Thursday, November 21, 2013


First Contact
By Andrew P Weston

The Earth had never looked more beautiful.

It felt as if I was examining a precious gem through a jeweler’s loupe. The Koh-i-Noor of the star-spangled fabric of space, adorned in sapphire-blue radiance and buttermilk contrasts. Home to the teeming billions of bickering idiots who failed to appreciate what a treasure they possessed.

So near. And yet, sooo very far away. I can almost reach out and touch her.

I visualized running my fingers through the whorls and spirals that clouded the crystal lens of the sky. Those mountain-dew infusions of liquid vitality, distinguishing this place as different from so many others. As a planet teeming with abundant, vibrant life.

An overwhelming sense of loss threatened to consume me as the vacuum encroaching into my self-contained little world made its presence known. I felt like an autopsy waiting to happen. The inside of my visor fogged up, and my breath created a flimsy barrier against the unfolding nightmare.

Ha! As if that can save me now.

Senses dulled, I continued to float through the ether, pirouetting on eddies as old as the cosmos. The ruined shell of my fragile craft, Discovery, waltzed into view once more. A cenotaph of jagged metal and flickering sparks with my name engraved across it.

And there she is. The pinnacle of mankind’s scientific and technological superiority, reduced to scrap with consummate ease by an accident. A million-to-one chance that no one will ever know about.

I watched, bemused, as a gelatinous blob of phosphorous green goo hovered gracefully above the shattered remains of my ship. It reminded me of a gigantic jellyfish, only with bristles instead of legs.

It had appeared out of nowhere only ten minutes ago, caught me a glancing blow, and literally turned my world upside down. It’s obviously intelligent. I mean, it came back to see what it had collided with. To check me out.

I marveled at the way its filaments probed among the flotsam and jetsam so carefully. It doesn’t seem to realize that I’m the important one, not the bloody machine.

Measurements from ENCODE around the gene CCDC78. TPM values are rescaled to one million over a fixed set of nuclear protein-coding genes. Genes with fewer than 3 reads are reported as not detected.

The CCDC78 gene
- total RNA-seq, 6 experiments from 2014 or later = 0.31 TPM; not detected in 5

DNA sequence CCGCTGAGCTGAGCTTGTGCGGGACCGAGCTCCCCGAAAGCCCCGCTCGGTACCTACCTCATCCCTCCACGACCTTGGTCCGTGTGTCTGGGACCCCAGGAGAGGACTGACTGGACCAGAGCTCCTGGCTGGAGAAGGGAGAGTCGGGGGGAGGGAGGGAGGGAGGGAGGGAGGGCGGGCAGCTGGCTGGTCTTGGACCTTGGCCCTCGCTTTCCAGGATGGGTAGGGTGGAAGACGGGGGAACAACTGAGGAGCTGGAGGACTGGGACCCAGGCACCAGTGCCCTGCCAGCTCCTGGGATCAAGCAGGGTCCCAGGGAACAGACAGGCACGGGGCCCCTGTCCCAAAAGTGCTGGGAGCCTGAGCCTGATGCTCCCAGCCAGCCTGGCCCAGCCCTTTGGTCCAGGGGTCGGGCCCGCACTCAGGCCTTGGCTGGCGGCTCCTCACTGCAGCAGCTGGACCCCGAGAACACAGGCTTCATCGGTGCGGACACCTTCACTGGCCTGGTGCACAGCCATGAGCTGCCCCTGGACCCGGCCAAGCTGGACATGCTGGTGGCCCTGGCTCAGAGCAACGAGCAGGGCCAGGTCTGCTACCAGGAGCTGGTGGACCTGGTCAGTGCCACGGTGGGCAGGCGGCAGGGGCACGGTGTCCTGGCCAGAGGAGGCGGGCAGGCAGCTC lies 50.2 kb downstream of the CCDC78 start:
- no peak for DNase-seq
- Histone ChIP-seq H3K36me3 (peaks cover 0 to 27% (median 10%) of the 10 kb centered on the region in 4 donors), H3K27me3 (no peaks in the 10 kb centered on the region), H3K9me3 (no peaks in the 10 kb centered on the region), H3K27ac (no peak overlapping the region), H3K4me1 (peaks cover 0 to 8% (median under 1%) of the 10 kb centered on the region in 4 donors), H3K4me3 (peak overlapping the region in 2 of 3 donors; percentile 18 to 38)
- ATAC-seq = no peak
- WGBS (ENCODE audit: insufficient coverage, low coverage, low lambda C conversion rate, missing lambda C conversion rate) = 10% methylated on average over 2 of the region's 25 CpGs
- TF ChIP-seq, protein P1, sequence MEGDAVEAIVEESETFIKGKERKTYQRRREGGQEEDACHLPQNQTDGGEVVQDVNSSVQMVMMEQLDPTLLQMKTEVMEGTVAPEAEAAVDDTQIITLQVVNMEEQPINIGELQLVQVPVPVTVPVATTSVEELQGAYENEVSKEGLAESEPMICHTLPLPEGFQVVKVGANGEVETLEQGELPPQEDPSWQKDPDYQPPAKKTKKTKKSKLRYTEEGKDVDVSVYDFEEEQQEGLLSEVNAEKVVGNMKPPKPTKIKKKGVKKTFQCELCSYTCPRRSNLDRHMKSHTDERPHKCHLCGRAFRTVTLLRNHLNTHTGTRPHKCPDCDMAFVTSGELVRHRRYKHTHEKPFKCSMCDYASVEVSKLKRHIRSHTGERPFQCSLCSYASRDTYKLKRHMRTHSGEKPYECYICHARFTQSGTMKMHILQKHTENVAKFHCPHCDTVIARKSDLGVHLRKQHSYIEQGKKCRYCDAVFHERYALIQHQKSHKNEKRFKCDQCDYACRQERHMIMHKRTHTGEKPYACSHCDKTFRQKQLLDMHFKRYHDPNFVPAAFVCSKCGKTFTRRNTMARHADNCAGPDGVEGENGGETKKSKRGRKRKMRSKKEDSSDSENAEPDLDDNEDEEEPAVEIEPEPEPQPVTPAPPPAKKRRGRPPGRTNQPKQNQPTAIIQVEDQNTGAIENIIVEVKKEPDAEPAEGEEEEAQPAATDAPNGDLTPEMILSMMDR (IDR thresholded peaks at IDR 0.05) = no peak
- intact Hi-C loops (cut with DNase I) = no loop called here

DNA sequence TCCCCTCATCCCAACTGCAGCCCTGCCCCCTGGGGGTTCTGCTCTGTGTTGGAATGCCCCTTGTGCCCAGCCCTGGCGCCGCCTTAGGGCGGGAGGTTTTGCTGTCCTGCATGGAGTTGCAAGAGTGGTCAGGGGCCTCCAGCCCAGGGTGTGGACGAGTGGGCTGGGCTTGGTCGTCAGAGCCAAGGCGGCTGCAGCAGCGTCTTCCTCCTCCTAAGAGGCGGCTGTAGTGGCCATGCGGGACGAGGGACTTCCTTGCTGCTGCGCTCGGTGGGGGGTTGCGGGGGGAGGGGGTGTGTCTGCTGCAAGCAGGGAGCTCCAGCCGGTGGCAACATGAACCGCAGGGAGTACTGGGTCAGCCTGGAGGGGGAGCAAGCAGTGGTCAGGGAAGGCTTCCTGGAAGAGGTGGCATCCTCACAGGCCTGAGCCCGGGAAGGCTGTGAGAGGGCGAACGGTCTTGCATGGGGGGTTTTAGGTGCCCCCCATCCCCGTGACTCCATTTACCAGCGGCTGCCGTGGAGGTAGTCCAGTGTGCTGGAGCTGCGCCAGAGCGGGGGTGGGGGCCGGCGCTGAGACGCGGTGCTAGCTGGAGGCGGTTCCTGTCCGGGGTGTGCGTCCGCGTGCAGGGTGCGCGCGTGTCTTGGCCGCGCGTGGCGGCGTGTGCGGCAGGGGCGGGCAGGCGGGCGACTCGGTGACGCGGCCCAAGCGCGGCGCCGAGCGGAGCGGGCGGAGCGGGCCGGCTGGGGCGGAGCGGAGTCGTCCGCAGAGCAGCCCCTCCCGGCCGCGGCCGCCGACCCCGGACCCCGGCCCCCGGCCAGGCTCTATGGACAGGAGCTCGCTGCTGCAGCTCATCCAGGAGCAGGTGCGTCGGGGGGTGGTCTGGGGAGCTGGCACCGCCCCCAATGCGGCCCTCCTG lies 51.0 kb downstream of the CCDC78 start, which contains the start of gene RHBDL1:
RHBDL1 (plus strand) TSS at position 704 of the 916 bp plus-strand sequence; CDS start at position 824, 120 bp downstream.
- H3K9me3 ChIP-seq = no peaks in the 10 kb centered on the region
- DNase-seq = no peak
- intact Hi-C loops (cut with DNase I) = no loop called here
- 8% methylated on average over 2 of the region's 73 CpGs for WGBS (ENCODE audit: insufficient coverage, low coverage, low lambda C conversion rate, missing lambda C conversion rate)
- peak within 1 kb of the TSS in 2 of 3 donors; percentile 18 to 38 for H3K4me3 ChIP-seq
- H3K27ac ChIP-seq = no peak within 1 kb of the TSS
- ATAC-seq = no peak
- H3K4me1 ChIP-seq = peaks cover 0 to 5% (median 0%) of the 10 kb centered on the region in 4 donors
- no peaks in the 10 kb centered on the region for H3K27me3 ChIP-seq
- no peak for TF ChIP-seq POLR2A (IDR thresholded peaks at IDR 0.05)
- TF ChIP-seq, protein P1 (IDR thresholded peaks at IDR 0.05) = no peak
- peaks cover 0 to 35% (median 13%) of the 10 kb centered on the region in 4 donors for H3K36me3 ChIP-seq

My lonely dance-macabre progressed. In a way, the creature’s naivety was heartwarming. Ah, what the hell. It obviously hadn’t meant any harm. And by the way it’s acting; it still doesn’t know what it’s done.

I lost sight of my newfound friend as I continued to drift, only to be reminded of the seriousness of my predicament. Like a morbid serpent, the severed remains of my umbilical returned to mock me. Waving redundantly, it bid me farewell, weeping precious air into the void. A bitter portent of the tears my family would no doubt shed at the spectacle of my memorial.

I sighed.

Oh well, at least I got to answer the question that’s eluded astronomers for so long. And in a way, it’s just as well no one else knows. We’re just not ready yet.

Yes, I’d made my peace here amongst the solitude of the crowd, and the glittering stars had gathered in silent testimonial, both to my discovery and increasingly labored respiration.

My ears popped. Nausea gripped me. My heart pounded that little bit faster in compensation. Then, like a balloon at a funfair, I felt myself begin to swell.

Icy fingers intruded into my fragile inner sanctum. Bursting capillaries, it induced a lack of awareness and contrasting high of euphoric lethargy. Anesthetized to the fact I was now grazing the outer atmosphere, I grinned. A Jolly Roger of flesh and bone encapsulated within a carbon fiber pennant.

I began to glow and waved goodbye to my fellow traveler.

Will he notice me at last, as I blaze across the sky?

My vision blurred and began to fold back in on itself. I tensed, stiffening in morbid anticipation. Then, as if in recompense, I was granted a final view of mackerel clouds amid an ocean of soul-wrenching tranquility.

One, perfect, frozen, moment in time.

Relaxing, I breathed out…and slept.

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I am a military and police veteran from the UK who now lives on the beautiful Greek island of Kos with my wife and growing family of rescue cats. I have always had a love of writing, and my new home provides the perfect inspiration to be creative. I am a contracted author of both fiction and poetry and have the privilege of supporting a number of charities through my work.


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